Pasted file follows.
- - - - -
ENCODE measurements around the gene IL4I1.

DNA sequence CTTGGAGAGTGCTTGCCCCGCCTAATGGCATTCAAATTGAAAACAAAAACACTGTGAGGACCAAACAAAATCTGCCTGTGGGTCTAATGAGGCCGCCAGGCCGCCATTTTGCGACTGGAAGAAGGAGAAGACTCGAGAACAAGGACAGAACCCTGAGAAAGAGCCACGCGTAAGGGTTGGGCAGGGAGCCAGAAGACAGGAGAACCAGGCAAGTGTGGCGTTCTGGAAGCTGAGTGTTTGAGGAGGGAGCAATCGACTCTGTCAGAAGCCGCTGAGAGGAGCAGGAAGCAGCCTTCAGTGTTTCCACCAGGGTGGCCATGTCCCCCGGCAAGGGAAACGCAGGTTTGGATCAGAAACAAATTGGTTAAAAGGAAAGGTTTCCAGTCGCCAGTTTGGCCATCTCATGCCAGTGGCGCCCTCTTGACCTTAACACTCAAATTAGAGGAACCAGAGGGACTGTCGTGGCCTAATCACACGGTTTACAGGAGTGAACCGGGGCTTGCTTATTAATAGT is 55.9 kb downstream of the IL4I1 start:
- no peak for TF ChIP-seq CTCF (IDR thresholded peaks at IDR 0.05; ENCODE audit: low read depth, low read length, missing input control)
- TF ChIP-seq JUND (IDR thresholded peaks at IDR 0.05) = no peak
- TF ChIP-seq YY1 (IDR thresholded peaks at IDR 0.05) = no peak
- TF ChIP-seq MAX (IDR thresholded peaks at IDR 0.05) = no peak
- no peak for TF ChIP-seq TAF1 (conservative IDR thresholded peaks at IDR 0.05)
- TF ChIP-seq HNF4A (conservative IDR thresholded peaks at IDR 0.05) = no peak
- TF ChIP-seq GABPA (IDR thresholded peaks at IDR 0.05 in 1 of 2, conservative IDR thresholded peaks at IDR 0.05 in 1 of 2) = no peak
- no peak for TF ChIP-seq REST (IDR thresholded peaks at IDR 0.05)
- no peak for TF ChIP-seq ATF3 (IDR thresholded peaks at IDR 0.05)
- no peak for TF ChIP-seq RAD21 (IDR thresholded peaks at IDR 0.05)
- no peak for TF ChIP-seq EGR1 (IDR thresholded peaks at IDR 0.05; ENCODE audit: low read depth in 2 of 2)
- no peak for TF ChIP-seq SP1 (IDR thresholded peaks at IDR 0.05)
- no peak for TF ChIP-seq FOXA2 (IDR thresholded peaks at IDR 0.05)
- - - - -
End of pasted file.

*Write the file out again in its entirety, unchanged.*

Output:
ENCODE measurements around the gene IL4I1.

DNA sequence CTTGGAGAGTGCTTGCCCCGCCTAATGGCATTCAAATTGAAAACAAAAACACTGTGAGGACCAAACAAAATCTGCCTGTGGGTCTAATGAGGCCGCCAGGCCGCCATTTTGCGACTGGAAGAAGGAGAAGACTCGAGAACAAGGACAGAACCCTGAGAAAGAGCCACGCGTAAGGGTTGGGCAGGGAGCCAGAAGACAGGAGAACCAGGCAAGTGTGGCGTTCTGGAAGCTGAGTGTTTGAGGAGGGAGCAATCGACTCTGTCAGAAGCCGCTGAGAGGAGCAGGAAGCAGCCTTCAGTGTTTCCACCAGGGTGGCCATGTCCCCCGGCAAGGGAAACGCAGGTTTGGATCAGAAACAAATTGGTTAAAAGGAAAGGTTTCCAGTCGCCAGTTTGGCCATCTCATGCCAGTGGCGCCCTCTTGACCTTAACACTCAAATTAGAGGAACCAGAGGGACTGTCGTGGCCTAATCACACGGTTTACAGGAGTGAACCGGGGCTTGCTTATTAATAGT is 55.9 kb downstream of the IL4I1 start:
- no peak for TF ChIP-seq CTCF (IDR thresholded peaks at IDR 0.05; ENCODE audit: low read depth, low read length, missing input control)
- TF ChIP-seq JUND (IDR thresholded peaks at IDR 0.05) = no peak
- TF ChIP-seq YY1 (IDR thresholded peaks at IDR 0.05) = no peak
- TF ChIP-seq MAX (IDR thresholded peaks at IDR 0.05) = no peak
- no peak for TF ChIP-seq TAF1 (conservative IDR thresholded peaks at IDR 0.05)
- TF ChIP-seq HNF4A (conservative IDR thresholded peaks at IDR 0.05) = no peak
- TF ChIP-seq GABPA (IDR thresholded peaks at IDR 0.05 in 1 of 2, conservative IDR thresholded peaks at IDR 0.05 in 1 of 2) = no peak
- no peak for TF ChIP-seq REST (IDR thresholded peaks at IDR 0.05)
- no peak for TF ChIP-seq ATF3 (IDR thresholded peaks at IDR 0.05)
- no peak for TF ChIP-seq RAD21 (IDR thresholded peaks at IDR 0.05)
- no peak for TF ChIP-seq EGR1 (IDR thresholded peaks at IDR 0.05; ENCODE audit: low read depth in 2 of 2)
- no peak for TF ChIP-seq SP1 (IDR thresholded peaks at IDR 0.05)
- no peak for TF ChIP-seq FOXA2 (IDR thresholded peaks at IDR 0.05)